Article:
Well, this mixture makes a lot of cake, but this apparently wasn't a problem at all for my colleagues who quickly polished off both loaves! I'm always pleased when people enjoy the baking I do so much, it's very gratifying! If, however, you don't have obliging colleagues to eat this up quickly, it will keep well for quite a number of days. Although all the pictures here show the cake 'au naturel', my preferred way of eating it is with a generous spreading of butter. This negates the fact that the recipe is low fat, and therefore brings life, the universe and everything back into balance. After all, what is cake without fat.......!!!

As a side note, lots of my colleagues remarked on the cherries while eating this 'Ooooh, I've got a really big cherry in my slice...' I think a cherry cake must surely be on the baking horizon!

For the pedants, clearly this is not entirely fat free, but the fat contained in the egg yolk and a little milk is very little in the scheme of things.

9 comments:

Johanna GGG said...

those photos of the cake look beautiful - never tried this one but always mean to - by the way I made your ginger apple cake and my mum adored it!

Lucie said...

This looks such a moist and very tasty cake - I make something very similar and it is such a firm favourite.

Celia @ Fig Jam and Lime Cordial said...

I don't think it looks dry at all! I'm astonished how few ingredients there are in the cake though - as you say, it looks like they're just there to hold the fruit together! Delicious...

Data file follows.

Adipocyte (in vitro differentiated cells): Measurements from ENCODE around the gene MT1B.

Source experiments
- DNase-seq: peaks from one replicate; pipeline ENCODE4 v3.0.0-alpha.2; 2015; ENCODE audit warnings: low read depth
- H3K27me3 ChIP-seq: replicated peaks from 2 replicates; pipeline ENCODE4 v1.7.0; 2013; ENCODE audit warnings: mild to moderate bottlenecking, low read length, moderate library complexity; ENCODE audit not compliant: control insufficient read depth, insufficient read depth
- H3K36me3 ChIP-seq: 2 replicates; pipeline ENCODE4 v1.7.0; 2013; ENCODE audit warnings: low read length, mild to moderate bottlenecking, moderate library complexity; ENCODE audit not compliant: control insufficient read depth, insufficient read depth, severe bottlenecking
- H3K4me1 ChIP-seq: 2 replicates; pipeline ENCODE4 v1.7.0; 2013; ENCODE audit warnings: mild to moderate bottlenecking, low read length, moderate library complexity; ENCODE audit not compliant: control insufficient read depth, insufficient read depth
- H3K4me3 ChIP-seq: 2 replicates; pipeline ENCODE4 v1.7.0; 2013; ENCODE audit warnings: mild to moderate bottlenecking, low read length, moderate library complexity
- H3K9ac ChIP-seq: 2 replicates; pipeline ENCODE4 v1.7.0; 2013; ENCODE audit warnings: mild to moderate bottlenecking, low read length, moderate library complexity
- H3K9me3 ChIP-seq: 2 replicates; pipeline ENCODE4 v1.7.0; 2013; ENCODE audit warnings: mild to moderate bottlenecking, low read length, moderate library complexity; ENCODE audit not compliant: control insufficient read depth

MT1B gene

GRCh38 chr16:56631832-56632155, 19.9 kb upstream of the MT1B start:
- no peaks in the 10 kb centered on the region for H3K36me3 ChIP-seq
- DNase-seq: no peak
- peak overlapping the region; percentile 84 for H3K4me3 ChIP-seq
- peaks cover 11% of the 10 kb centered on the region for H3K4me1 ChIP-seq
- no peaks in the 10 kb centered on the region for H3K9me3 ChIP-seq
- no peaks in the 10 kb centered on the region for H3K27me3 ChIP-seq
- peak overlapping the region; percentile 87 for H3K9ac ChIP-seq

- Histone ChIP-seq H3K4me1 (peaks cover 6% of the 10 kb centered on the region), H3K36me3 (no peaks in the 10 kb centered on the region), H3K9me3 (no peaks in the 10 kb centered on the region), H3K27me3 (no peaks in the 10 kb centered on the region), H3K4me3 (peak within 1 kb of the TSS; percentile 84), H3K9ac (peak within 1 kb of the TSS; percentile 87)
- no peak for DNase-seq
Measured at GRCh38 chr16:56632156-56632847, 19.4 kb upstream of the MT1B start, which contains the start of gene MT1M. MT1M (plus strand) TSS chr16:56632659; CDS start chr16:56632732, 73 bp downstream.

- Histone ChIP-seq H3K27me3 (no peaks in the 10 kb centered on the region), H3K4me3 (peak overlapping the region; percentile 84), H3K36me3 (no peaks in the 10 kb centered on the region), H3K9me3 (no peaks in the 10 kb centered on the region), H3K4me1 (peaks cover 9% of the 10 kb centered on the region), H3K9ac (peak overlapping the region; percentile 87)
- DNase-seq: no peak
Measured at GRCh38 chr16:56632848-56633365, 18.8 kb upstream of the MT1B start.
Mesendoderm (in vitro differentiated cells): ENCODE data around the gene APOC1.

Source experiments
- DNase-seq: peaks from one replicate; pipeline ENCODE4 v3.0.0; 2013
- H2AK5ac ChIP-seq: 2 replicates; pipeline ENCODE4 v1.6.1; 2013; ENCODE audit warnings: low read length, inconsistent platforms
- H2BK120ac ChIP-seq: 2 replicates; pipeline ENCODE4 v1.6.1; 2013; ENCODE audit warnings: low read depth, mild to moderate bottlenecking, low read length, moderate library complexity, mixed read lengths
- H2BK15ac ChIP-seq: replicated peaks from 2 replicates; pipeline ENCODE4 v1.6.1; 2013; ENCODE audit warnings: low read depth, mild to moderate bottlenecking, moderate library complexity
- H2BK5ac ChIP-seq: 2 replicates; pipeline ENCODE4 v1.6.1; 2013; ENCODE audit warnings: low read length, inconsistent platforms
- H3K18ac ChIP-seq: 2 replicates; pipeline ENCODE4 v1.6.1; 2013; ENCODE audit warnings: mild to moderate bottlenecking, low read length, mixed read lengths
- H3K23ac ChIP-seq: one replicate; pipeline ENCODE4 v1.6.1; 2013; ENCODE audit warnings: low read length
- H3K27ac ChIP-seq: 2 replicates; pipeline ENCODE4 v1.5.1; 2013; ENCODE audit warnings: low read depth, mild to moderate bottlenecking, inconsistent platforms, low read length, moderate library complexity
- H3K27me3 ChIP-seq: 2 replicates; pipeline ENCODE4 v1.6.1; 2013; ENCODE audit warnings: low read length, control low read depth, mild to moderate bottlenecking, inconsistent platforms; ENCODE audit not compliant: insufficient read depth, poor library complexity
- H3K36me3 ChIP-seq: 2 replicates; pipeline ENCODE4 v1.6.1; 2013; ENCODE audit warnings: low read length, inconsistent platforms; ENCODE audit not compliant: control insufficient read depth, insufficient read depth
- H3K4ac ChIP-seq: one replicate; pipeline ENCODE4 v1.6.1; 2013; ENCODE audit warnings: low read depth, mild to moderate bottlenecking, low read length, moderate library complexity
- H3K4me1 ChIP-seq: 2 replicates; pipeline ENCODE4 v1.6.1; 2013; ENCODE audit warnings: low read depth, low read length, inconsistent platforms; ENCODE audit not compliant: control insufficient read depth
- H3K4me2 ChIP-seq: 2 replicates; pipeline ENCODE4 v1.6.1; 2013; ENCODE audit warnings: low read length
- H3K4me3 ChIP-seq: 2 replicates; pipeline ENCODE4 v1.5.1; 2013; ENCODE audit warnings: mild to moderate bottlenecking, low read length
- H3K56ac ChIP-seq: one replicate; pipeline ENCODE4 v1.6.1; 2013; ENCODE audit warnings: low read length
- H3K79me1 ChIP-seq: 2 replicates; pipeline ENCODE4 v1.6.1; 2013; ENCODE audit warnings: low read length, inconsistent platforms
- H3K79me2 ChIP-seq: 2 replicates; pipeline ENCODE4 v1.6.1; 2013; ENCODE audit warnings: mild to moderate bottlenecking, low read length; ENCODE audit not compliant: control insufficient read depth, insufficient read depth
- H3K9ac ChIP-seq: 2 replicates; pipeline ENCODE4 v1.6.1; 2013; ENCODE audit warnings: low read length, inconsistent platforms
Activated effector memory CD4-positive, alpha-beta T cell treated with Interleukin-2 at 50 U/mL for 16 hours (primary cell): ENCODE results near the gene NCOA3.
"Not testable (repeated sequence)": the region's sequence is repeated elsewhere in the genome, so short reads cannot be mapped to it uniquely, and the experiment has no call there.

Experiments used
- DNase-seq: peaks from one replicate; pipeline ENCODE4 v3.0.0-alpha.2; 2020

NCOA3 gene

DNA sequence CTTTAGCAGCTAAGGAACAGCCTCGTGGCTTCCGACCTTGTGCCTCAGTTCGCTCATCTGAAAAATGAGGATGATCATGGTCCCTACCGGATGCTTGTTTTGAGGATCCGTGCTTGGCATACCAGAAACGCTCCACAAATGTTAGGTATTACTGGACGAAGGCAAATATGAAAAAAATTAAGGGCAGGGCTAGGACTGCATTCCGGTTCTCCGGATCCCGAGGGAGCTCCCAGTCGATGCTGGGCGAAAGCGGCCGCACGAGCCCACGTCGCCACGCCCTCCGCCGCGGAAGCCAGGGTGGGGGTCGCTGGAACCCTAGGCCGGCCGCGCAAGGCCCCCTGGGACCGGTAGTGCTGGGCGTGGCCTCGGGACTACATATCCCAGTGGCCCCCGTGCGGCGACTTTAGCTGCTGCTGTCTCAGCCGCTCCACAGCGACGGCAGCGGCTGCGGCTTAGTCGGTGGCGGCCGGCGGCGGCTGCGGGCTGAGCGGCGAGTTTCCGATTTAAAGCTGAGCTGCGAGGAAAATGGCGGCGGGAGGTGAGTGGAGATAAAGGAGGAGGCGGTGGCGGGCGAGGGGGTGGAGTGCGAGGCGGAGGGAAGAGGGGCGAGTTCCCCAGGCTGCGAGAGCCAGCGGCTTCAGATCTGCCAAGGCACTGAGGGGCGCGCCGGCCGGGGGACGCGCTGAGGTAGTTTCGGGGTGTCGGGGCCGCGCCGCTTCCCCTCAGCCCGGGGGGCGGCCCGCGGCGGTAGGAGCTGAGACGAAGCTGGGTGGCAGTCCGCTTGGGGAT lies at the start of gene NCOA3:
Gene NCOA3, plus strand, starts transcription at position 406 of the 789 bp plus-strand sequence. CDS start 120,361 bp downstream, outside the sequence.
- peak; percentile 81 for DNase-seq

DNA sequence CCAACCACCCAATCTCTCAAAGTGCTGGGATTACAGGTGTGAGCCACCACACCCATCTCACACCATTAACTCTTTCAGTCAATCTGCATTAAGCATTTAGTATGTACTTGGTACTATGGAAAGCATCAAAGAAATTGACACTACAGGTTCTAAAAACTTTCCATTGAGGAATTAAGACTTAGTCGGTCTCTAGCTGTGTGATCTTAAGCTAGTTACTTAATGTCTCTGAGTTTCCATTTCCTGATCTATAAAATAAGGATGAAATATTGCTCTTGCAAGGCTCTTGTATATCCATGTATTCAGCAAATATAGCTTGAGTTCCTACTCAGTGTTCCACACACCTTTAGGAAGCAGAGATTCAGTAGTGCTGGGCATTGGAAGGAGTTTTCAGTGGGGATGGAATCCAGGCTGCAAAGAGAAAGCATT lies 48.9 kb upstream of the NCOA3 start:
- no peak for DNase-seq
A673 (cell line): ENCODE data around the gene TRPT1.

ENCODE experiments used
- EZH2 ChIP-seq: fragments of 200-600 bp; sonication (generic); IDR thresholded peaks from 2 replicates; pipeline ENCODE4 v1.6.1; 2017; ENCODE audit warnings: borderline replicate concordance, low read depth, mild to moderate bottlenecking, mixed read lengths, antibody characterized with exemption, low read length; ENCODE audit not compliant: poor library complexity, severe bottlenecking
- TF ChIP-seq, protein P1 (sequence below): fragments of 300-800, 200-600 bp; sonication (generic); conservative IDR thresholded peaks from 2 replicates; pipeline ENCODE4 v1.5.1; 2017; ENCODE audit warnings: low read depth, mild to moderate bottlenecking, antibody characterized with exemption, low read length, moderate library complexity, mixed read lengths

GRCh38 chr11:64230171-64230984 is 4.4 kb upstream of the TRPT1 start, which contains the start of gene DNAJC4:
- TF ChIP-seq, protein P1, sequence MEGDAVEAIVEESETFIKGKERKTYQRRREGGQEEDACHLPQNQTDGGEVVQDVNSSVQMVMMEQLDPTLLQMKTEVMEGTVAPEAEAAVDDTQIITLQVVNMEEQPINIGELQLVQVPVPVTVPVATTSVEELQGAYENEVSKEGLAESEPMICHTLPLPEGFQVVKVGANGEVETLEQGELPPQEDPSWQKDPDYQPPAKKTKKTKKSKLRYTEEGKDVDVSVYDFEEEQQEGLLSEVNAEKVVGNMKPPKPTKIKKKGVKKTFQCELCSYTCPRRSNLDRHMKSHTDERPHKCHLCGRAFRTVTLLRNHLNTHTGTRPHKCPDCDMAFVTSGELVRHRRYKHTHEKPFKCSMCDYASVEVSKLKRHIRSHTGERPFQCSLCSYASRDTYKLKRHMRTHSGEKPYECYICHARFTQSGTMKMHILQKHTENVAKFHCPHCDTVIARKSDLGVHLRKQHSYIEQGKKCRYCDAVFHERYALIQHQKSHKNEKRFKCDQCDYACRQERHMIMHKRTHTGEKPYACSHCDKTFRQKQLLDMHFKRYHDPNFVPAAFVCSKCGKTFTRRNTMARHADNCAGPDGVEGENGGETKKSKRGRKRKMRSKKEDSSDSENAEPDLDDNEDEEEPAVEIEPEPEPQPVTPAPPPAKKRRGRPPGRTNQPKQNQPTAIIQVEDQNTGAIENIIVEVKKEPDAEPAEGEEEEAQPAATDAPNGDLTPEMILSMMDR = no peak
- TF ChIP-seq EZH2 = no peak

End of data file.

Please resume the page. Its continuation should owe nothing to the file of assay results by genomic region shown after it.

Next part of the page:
Chele said...

I will be trying this one out for sure. Looks great and I love the idea of being on a diet and being able to eat cake at the same time
;0)

Foodycat said...

I love fruit cake! I should make it more often. It definitely doesn't look dry!

arista said...

It looks lovely. I just made a 'fat free' apple cake (well - it's got no butter just like yours!)

The Caked Crusader said...

I always substitute extra sultanas for the mixed peel - I've tried, but I just can't like it!
Lovely looking loaf - I love this sort of thing!

Katie said...

I love these kind of cakes, they are so jam packed with fruits and yet quite healthy. You must be a goddess to your work mates

C said...

Johanna - I'm so pleased your mum liked the cake!

Lucie - these type of tea loaves are always well received aren't they!

Celia - I always think there should be more ingredients, but there aren't!

Chele - mmm, diet cake!

Foodycat - I can definitely recommend this Delia recipe - better with butter though!

Arista - I like the look of your apple flan - it looks really juicy and tender.

CC - I was the same about mixed peel until I chopped my own, but each to their own!

Katie - if only my work colleagues were young males rather than married mothers!